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J. Caleb Wherry

Scientist. Engineer. Musician.

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Current reads! I like to write these every once-in-a-while to clear my thoughts and get a handle on what I need to finish up on my reading list. I have a bad habit of reading books halfway and never finishing them.

The Art of Multiprocessor Programming (Maurice Herlihy & Nir Shavit)

I was kind of doubtful of this book at first but that was mainly because I didn’t know what to expect from a book on multiprocessing. We are using this text for my graduate course on Multiprocessor Programming and I have actually been fairly surprised at how good it is. Everything is written in Java but for the most part you can easily find the equivalent statements in C++ (especially with the new C++11 standard). It lays out a lot of neat examples that, for the most part, are not contrived. The problems are sufficiently hard and provide some nice looks into real-world uses of concurrent objects/algorithms. We should be getting through the whole book so hopefully I can write a full-blown review at some point this summer!

C++ Concurrency in Action: Practical Multithreading (Anthony Williams)

I am using this book as a supplement to my Multiprocessor Programming graduate course and as the main text to help out with my project since it is C++11 based. I haven’t had too much time to really dig into the book but there are A LOT of good code examples. If you don’t know advanced C++ though I think this book will be a little bit of an uphill struggle.

Numerical Linear Algebra for High-Performance Computing (Jack Dongarra)

I started this book last semester for my Numerical Analysis & Software graduate course but never got past the first few chapters. I like the layout of the book and have heard it is a foundational book for Numerical Linear Algebra on HPC systems. I just need to find the time to finish it!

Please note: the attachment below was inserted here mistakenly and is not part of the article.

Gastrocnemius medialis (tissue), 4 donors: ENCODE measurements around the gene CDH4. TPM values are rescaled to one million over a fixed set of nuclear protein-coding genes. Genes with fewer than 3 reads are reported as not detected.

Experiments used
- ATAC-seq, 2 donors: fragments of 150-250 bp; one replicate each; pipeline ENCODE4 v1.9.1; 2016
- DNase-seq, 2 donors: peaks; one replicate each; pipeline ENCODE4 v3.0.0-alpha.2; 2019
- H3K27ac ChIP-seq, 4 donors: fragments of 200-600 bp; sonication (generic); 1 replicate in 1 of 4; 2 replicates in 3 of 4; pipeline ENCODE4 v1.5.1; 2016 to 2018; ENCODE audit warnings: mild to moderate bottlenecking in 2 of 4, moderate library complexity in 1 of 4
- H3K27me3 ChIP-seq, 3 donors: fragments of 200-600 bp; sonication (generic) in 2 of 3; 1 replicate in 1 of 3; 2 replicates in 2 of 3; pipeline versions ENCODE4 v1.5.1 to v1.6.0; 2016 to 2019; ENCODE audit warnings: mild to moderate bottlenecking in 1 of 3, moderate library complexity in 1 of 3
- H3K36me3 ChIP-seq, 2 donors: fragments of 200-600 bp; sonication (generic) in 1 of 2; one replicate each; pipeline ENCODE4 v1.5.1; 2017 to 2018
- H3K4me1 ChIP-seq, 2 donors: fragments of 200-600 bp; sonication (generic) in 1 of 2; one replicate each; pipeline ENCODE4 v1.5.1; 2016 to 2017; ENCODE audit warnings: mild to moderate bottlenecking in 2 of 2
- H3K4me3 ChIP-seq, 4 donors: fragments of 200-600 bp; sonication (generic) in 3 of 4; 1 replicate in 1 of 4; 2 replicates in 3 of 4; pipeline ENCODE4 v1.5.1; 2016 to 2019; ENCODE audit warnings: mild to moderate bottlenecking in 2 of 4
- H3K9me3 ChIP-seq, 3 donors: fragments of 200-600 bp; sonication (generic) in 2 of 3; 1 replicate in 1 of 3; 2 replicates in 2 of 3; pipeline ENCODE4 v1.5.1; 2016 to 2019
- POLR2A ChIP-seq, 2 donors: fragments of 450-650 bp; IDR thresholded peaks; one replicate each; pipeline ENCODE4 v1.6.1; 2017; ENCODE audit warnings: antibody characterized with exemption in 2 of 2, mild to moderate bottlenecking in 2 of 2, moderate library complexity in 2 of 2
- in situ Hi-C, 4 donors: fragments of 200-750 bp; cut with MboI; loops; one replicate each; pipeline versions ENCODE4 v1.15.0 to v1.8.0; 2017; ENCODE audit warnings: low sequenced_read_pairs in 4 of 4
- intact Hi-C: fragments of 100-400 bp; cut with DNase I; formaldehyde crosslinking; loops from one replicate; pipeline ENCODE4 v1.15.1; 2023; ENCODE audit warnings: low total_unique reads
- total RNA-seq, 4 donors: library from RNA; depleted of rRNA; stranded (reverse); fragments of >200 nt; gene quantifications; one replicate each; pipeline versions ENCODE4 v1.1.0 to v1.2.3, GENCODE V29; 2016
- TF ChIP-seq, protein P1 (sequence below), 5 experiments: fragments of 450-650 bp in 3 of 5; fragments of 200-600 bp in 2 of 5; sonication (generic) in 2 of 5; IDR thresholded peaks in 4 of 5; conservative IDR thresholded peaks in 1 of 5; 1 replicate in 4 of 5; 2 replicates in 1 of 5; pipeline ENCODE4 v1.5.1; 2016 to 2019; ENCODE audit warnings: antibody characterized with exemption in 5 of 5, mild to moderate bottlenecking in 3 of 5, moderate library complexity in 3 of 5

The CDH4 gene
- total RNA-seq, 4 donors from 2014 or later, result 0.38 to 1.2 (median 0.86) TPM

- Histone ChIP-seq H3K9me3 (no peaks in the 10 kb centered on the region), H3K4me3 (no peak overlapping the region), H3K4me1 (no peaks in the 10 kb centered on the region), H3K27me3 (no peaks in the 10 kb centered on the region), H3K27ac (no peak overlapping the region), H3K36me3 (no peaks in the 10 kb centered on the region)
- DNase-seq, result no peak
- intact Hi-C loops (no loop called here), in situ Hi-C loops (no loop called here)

The Theoretical Minimum (Leonard Susskind)

Just like the Dongarra book above, I got through the first few chapters and just haven’t had time to pick it back up. I love the examples and think Susskind does a great job at explaining concepts of classical mechanics. I am looking forward to reading the follow-up book to this one on Quantum Mechanics (if I can ever finish this one!).

The Simpsons and Their Mathematical Secrets (Simon Singh)

This is the only book on the list that I haven’t actually started yet (except for like the first few pages and I don’t even remember what they said). I have seen some Numberphile videos with Simon which were awesome so I am looking forward to the book very much!

The Queen of the Damned (Ann Rice)

This is the third installment of Rice’s Vampire Chronicles and I love them! This one brings together A LOT of back story on A LOT of vampires which is always awesome. Just as with Tolkien, I love the development of the world the characters live in and their history. I’m trying to hack through the entire series but keep getting distracted with lame things like work/eating/bills/etc.

I am hoping to finish most of these by the end of the summer. I would really like to get through at least half of the Vampire Chronicles so that I can start working on some of the books I got for Xmas!